|We boxed this up hot in our glass Snapware and headed to the park for a lunch picnic!|
Ok, back to the dish. I did a little bit of research and found that "Ginataan" mean "coconut" in Filipino culture, but not specific to a certain type of dish. It can refer to this kind of savory meal, or to a coconut dessert. I amcalling this a "curry" even though it is not very spicy. If you are inspired with a more fitting name, please share it with me :)
Shrimp Ginataan Curry
Adapted from this original recipe
What you need:
1/2 pound raw shrimp (can be frozen)*
1 onion, sliced thin
2-3 inch knob ginger, peeled, diced and minced
1 cup water or chicken bone broth
1 bag frozen squash cubes OR about 4 cups raw squash peeled and diced
1/4 of one yellow bell pepper
1/4 tsp crushed red pepper
1 TB "bagoong" shrimp paste** (find at Asian market)
1 cup canned full-fat coconut milk, free of preservatives and binders (I love Taste Nirvana brand)
1/2 cup canned coconut cream
dash of salt
*Peeling shrimp is easy, but deveining (removing the black line of ... um... "shrimp waste" along the back) takes a bit of time and patience. For this reason I suggest buying the kind that is deveined already. I also recommend buying frozen shrimp, especially if you can find a sustainably fished option, because they will keep in your freezer until you're ready to cook with them.
**I could only find bagoong that had corn oil and MSG in the ingredients list. If we plan to make this dish a lot in the future, I plan to try and make my own shrimp/fish paste with more natural ingredients. Here is a link I found to do just that with anchovies: How to Cook Bagoong (Coincidentally, the jar of factory-made bagoong pictured there is the same one I have in my refrigerator!)
What you do:
The way to make Asian cooking easy is to prepare your ingredients first. Then when your pan is hot and you're working on a quick schedule, you can just grab what you need and toss it in, no hiccups in the process.
Measure out 1/2 pound of frozen shrimp into a strainer. Set inside a larger bowl and pour cool water over the strainer. Shrimp will start to thaw; while it softens, peel shells and remove tails. By the time you're done, they will probably be ready to use. Leave shrimp in water bowl and set aside.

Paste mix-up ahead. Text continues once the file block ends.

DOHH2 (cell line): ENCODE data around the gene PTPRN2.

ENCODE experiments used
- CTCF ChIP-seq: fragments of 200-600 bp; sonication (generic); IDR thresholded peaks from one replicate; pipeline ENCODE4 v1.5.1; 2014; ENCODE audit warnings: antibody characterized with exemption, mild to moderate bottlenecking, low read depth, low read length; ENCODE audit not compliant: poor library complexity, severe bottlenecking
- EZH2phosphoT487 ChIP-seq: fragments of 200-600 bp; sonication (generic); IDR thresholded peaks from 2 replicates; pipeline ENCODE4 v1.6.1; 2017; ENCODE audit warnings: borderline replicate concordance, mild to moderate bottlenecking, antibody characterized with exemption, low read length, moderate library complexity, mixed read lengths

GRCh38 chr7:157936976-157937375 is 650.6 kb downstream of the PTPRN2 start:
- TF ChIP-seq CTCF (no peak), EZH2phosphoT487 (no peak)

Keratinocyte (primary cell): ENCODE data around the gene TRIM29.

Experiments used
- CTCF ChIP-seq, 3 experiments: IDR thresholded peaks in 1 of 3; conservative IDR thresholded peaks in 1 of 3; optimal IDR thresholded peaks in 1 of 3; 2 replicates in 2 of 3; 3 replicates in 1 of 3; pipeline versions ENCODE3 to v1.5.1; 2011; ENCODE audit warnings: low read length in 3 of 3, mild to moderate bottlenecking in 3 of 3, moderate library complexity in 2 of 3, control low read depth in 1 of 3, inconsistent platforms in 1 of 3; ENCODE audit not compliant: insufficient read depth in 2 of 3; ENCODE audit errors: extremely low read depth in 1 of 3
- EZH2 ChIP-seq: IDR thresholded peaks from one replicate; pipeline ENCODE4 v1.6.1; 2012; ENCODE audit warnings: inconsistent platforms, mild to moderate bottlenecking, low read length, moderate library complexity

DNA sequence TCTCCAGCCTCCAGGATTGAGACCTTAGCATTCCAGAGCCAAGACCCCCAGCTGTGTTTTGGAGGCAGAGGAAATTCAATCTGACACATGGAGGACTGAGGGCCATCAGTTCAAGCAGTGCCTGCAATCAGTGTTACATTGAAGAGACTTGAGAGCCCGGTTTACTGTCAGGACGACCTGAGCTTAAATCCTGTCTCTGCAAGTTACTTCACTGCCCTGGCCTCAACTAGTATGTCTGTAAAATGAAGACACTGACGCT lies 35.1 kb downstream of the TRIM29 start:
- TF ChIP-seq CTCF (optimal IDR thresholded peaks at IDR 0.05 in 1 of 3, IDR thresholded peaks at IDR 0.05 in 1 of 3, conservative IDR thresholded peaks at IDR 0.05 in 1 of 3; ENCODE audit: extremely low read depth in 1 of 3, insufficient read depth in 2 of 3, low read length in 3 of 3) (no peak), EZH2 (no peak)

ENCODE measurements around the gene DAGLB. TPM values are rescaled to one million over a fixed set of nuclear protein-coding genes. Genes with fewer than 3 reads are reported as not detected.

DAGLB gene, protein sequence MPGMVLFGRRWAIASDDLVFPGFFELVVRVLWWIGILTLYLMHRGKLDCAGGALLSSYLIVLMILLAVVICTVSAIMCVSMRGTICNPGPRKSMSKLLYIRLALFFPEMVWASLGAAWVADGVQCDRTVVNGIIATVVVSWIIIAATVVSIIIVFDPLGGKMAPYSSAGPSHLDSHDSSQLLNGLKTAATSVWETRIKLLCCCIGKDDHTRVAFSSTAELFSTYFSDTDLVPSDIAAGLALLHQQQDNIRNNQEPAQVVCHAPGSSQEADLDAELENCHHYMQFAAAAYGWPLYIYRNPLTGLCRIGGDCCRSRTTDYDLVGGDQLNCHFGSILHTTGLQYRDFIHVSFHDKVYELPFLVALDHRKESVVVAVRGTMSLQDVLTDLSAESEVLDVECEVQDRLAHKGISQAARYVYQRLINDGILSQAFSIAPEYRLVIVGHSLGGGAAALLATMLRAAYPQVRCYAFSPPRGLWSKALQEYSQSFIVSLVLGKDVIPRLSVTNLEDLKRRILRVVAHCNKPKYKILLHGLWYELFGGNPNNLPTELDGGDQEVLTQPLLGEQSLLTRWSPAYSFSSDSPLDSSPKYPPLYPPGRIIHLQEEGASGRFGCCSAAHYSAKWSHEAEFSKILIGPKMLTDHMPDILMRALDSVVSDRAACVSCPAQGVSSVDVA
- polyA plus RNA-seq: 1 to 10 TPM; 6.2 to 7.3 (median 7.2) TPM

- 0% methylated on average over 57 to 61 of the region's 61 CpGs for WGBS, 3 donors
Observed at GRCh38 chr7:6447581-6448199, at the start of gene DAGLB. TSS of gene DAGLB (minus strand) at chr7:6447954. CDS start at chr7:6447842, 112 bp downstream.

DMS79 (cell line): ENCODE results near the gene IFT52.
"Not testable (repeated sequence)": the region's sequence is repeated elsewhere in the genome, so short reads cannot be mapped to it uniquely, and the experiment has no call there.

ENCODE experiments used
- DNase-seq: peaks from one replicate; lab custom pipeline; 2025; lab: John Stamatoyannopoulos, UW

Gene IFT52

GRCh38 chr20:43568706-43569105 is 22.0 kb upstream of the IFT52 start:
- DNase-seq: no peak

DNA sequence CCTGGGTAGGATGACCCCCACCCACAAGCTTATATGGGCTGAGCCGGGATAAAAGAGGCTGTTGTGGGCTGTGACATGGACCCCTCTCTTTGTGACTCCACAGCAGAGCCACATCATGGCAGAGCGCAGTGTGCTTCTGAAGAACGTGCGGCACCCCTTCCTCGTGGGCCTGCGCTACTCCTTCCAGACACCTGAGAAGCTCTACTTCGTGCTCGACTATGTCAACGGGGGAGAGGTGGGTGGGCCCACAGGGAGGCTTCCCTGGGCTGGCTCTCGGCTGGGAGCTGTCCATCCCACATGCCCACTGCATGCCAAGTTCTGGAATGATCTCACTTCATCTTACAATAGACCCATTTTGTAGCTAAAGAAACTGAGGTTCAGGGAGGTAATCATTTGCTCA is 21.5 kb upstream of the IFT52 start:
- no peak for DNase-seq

If using frozen squash cubes, remove bag from freezer. If using raw, I suggest buying the pre-peeled and cubed butternut squash in the store (these are seasonal, but recently Trader Joe's has small bags next to the refrigerated greens and Costco has large containers in the cooler).
Peel and slice onion and mince ginger. Wash bell pepper and dice.
Put a shallow, wide saute pan or wok over medium-low to medium heat (depending on your pan metal's conductiveness). Drop in a spoonful of coconut oil and let it melt and spread around.
Saute onions for several minutes, then add ginger. Cook together until onions are starting to turn translucent.
Add squash, water/broth, shrimp paste and coconut milk. Stir
Turn up burner as needed to bring to a simmer, and cook 10 to 15 minutes until liquid is reduced and squash is tender. (If using frozen squash, you may choose to wait to add until liquid has started to reduce, because it will become overly mushy.)
Now add coconut cream and peppers; stir around, then add shrimp, gently placing each piece into pan. Watch the shrimp closely, it will only take a couple minutes for it turn to pink underneath. Flip each shrimp and cook one or two more minutes, until each piece is pink/white and firm. Give the pan a final stir-around, and you're done!
If you eat rice, start a pot of short grain white or Jasmine rice before you begin preparing your ingredients. It will be ready at the same time you finish cooking the Ginataan curry.
Voila! A beautiful Filipino dish full of creamy flavor and fresh ingredients.
Lourdes recommends adding any favorite seasonal vegetable in this dish; she loves to include eggplant and string beans. I would have included massive amounts of garlic, but I am allergic. The original recipe also calls for tomato, but if you are avoiding nightshades it is good to leave it out.